Test to predict menopause age a step nearer
Doctors are a step closer to accurately predicting the age at which a woman will hit the menopause.
A 12-year Iranian study of 266 women found it was possible to pinpoint the age of menopause by measuring levels of a hormone called AMH.
If proven in further studies, it potentially means women could have more control over when to start a family.
It could be particularly useful for identifying women who may have an early menopause, experts said.
AMH controls the development of follicles in the ovaries from which eggs develop.
The idea of using the hormone to help predict fertility is not a new one.
Tests are already available to look at "ovarian reserve", which indicates if menopause is imminent.
But this is the first time researchers have worked out a formula for linking AMH levels in younger women with future age of menopause.
In the study 266 women aged between 20 and 49 were monitored through blood samples and physical examinations at three-yearly intervals over a 12-year period.
The researchers, who presented the results at the European Society of Human Reproduction and Embryology conference in Rome, then worked out a mathematical model for estimating the age at menopause from AMH levels in the blood.
For the 63 women who reached menopause during the study there was consistent agreement between their "predicted" age and actual age of menopause.
On average, the difference between the predicted and actual age of menopause was only a third of a year, with a maximum margin of error of three to four years.
However only three of the women under the age of 45 hit the menopause during the study, so experts said they would like to see the formula tested in a much larger group to prove its accuracy.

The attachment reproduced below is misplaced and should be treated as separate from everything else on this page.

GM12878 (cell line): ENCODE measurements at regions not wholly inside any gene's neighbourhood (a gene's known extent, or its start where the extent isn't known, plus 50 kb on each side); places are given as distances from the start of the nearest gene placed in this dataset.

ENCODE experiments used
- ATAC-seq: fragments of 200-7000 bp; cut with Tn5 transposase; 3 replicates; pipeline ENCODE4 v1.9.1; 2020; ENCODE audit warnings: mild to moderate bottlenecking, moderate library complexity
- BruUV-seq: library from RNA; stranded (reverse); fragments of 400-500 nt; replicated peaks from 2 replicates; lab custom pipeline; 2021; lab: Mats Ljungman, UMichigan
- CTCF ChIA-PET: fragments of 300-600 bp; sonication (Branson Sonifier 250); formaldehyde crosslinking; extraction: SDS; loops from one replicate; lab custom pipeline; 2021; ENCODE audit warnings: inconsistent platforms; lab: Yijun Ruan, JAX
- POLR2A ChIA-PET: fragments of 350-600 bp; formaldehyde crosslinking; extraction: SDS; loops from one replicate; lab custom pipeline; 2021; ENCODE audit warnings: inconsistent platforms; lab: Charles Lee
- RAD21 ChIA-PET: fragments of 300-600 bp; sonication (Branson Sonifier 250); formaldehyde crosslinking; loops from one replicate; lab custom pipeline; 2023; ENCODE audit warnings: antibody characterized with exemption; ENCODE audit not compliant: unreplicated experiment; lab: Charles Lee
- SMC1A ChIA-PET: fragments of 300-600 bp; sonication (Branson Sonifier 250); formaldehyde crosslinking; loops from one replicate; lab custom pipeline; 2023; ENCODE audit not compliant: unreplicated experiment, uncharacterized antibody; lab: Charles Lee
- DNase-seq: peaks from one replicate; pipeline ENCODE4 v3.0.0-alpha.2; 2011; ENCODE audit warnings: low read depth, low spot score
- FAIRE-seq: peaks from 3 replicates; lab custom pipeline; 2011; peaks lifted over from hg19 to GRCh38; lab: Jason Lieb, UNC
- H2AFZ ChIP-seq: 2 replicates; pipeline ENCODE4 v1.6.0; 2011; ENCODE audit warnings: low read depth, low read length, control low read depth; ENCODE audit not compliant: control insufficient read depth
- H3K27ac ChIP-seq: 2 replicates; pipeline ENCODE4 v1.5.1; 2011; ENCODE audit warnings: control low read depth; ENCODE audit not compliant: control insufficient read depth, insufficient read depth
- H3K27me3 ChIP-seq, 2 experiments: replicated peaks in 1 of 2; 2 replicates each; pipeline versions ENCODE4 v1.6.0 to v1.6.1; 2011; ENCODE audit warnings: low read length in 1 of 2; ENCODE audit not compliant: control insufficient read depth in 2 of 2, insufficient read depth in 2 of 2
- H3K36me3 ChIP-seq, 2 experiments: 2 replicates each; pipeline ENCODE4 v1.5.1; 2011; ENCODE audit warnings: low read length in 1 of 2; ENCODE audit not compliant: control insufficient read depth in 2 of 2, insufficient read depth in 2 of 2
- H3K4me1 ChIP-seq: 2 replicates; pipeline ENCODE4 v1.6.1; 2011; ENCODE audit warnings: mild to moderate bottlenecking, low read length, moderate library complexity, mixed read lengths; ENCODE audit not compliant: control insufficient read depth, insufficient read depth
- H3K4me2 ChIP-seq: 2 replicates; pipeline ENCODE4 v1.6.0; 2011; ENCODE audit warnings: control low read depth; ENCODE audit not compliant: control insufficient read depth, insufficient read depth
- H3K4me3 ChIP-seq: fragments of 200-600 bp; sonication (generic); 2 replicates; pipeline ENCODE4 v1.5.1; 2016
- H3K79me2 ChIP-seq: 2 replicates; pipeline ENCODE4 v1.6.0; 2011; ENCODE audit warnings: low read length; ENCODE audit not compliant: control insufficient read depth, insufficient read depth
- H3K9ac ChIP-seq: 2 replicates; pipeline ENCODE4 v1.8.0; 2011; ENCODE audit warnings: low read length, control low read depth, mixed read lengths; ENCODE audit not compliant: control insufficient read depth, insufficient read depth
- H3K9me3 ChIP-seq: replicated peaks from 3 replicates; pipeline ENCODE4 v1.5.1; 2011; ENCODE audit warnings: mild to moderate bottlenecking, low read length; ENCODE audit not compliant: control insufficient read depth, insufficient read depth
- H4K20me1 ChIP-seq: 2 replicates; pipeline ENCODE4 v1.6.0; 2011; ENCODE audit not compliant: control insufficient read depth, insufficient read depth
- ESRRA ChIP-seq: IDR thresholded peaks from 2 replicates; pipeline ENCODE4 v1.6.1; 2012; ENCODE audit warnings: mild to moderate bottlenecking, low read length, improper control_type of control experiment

The study leader, Dr Fahimeh Ramezani Tehrani, from the Shahid Beheshti University of Medical Sciences in Tehran, Iran, said the results could enable doctors to make a more realistic assessment of women's reproductive status "many years before they reach menopause".
UK doctors said using AMH as a guide to future fertility was proving potentially very useful but warned women against relying on such tests as an "insurance policy" encouraging them to put off having a family.
Stuart Lavery, a consultant gynaecologist at Hammersmith Hospital in London and spokesman for the British Fertility Society, said that the quality of the partner's sperm and other medical complications such as scarred tubes all contribute to overall fertility.
"The issue where we would have a concern is if people become too reassured by this."
Dr Dagan Wells of the Nuffield Department of Obstetrics and Gynaecology at the University of Oxford, said: "Given that women are tending to start their families later and later, postponing having a child until careers are established or until 'Mr Right' comes along, foreknowledge of the length of their fertile lifespan should help them to plan ahead."
But he said that fertility declines in the years leading up to menopause, so more research is needed to work out if AMH levels can determine the point at which fertility actually drops.